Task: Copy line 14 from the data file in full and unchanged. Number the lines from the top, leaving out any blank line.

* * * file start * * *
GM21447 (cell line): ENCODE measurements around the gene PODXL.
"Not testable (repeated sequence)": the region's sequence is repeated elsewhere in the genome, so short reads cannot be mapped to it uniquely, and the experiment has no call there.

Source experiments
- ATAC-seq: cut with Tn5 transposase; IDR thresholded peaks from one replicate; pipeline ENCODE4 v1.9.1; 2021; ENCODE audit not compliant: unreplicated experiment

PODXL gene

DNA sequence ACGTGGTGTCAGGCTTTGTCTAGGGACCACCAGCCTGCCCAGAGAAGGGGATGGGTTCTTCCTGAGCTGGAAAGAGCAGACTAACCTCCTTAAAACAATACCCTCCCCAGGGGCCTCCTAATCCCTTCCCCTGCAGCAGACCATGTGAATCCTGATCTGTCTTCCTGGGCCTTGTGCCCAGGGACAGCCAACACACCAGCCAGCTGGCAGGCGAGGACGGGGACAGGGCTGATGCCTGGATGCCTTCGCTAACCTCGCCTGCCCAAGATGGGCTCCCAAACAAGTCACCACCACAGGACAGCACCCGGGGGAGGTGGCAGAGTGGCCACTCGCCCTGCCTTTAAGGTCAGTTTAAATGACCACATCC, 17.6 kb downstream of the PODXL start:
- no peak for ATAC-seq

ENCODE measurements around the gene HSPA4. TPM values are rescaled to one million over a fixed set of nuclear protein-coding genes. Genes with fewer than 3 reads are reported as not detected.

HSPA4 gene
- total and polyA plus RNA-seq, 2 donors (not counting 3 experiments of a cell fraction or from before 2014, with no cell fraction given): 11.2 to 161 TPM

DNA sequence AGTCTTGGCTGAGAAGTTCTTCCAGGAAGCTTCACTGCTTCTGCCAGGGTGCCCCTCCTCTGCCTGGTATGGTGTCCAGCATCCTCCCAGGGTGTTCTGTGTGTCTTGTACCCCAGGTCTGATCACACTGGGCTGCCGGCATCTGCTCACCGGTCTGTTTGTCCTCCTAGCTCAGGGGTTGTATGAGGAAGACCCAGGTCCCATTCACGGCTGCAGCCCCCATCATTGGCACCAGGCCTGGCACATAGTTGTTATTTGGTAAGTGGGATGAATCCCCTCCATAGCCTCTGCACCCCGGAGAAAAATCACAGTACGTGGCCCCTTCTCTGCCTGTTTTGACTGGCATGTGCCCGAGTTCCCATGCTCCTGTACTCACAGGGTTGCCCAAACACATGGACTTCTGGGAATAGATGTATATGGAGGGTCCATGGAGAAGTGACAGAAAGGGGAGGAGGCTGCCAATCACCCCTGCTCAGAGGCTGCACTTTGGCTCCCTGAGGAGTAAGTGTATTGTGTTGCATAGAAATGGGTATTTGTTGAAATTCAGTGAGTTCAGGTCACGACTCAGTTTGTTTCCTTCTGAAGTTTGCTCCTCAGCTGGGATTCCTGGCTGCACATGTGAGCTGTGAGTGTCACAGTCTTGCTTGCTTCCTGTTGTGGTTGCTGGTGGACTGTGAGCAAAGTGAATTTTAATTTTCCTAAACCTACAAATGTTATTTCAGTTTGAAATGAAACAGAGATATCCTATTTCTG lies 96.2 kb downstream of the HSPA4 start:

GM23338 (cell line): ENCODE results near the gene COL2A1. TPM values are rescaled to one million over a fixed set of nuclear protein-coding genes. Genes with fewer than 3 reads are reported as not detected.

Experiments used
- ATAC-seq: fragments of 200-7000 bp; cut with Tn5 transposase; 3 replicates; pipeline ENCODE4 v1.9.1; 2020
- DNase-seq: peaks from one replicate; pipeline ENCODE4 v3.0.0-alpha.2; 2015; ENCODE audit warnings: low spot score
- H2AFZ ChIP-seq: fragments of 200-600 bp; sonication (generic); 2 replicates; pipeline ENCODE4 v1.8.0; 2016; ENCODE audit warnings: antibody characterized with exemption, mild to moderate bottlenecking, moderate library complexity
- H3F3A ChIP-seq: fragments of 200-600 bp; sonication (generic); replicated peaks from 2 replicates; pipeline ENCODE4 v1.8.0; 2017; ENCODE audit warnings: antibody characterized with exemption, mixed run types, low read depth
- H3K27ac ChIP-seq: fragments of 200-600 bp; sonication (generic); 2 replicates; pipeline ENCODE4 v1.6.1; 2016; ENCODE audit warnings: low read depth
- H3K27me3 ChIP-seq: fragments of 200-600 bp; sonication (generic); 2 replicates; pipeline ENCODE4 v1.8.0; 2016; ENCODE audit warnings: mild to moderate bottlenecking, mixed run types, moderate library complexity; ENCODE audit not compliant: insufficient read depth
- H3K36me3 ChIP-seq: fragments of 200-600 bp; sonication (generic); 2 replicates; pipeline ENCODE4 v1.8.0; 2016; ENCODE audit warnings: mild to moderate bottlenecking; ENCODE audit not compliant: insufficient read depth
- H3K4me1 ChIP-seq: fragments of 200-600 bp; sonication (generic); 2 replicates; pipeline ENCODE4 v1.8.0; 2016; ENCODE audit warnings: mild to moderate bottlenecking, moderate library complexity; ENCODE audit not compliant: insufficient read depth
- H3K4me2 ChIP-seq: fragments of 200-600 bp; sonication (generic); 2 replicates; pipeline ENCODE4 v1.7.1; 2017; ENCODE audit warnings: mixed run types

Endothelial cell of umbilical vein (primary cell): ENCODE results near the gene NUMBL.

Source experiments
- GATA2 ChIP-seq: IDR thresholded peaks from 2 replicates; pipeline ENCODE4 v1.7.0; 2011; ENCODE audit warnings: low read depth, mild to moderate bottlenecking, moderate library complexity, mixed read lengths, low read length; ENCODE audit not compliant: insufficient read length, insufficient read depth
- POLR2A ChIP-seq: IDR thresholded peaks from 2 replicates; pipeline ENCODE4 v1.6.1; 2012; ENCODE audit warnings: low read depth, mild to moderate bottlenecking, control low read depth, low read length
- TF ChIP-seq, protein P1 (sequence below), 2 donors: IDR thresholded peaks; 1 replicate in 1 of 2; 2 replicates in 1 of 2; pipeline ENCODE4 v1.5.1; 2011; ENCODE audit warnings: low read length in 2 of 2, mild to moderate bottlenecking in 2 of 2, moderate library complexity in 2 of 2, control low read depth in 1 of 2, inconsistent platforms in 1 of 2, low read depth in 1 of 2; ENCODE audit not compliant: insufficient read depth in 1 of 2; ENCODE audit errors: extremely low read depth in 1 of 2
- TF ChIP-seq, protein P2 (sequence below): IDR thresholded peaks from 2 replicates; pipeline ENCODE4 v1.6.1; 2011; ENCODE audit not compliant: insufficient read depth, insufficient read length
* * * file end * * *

- ATAC-seq: fragments of 200-7000 bp; cut with Tn5 transposase; 3 replicates; pipeline ENCODE4 v1.9.1; 2020